Prime Minister John Key's talk of national standards for resource consents will not help communities or preserve heritage, says Auckland Deputy Mayor Penny Hulse.
She said the "slightly chilling undertone" from Mr Key's state of the nation speech on Friday was that if he did not like what councils were coming up with in their planning rules then the Government would impose standard rules.
"If there is a one-size-fits-all across the country," Ms Hulse said, "where does that leave things like the Grey Lynn plan that will require developers to give effect to that plan?
"Where does that leave a greater focus and protection of heritage.
"We are going to put hoops in front of developers for dealing with heritage and character buildings."
Ms Hulse said the Auckland Council agreed with the Government on the need to speed up the consent process and reduce costs so more houses could be built and housing made more affordable.
But the answer was for the Super City and Government to work together through the unitary plan process - an amalgamation of former district plans - to speed up processes by cutting red tape and simplifying processes.
"I think the Government is taking a very simplistic look at this," Ms Hulse said.
"They don't understand the fine-grained details and they certainly don't understand the passion which communities have for overseeing and being involved in the way their communities develop.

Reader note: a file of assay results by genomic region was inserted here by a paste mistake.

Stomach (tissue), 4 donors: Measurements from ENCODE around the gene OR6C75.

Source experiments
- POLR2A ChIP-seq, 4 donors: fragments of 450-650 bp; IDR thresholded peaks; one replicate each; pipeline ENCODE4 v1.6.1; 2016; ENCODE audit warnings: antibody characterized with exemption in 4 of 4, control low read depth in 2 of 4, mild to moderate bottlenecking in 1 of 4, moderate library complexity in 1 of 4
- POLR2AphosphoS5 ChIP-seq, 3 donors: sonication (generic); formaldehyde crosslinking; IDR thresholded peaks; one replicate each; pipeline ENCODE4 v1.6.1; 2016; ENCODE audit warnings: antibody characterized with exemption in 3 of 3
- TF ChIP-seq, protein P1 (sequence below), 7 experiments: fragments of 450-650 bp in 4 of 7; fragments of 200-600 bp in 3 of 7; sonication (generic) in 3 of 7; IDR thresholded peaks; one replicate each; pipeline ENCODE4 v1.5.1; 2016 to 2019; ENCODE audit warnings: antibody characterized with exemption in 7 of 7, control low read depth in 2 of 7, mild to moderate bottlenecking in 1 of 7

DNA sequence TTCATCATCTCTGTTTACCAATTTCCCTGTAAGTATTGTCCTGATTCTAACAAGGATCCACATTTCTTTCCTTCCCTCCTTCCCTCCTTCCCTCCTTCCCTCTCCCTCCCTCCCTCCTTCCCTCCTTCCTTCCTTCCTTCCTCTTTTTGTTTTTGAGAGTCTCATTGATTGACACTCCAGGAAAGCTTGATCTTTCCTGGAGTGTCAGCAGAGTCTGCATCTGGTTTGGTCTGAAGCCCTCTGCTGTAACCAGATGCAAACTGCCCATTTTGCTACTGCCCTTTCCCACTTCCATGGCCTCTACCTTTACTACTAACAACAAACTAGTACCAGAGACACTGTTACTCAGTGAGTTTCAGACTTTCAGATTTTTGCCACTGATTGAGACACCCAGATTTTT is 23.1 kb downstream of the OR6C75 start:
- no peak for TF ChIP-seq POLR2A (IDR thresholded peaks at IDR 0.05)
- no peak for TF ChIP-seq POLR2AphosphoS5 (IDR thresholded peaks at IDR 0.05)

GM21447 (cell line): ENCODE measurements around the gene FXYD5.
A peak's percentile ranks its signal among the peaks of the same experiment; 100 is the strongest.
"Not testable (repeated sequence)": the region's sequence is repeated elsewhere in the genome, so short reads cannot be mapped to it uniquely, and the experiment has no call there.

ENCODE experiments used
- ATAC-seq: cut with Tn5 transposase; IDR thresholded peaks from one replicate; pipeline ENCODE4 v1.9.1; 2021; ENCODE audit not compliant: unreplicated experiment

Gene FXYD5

"They are simply seeing things from a developer's perspective," the deputy mayor said.
A spokeswoman for Mr Key said the Government's first preference was definitely to work with local authorities to find answers to some of these problems.
"However, there needs to be an appreciation that due to our small size, local decisions have significant effects on our national environment and economy, and as a result sometimes central government is going to need to ensure certain issues are being adequately addressed.
"The Government is looking to introduce greater flexibility into consenting processes and more consistent interpretation of the legislation by councils throughout the country," the spokeswoman said.
Communities such as Parnell, where Mr Key lives, and Grey Lynn have presented their own plans to the council as part of the unitary plan process.
Grey Lynn does not want to be a "McBrand" but to develop in a sustainable way in keeping with its alternative values and gritty edge.
The Parnell structure plan wants to focus on the community by returning roads to pedestrians and cyclists.
Several roads have been nominated to be used for housing and community uses.
The Auckland Council asked the Government to give the unitary plan legal affect when it is notified in September or October, but was turned down by Environment Minister Amy Adams. It will not have legal effect until 2016.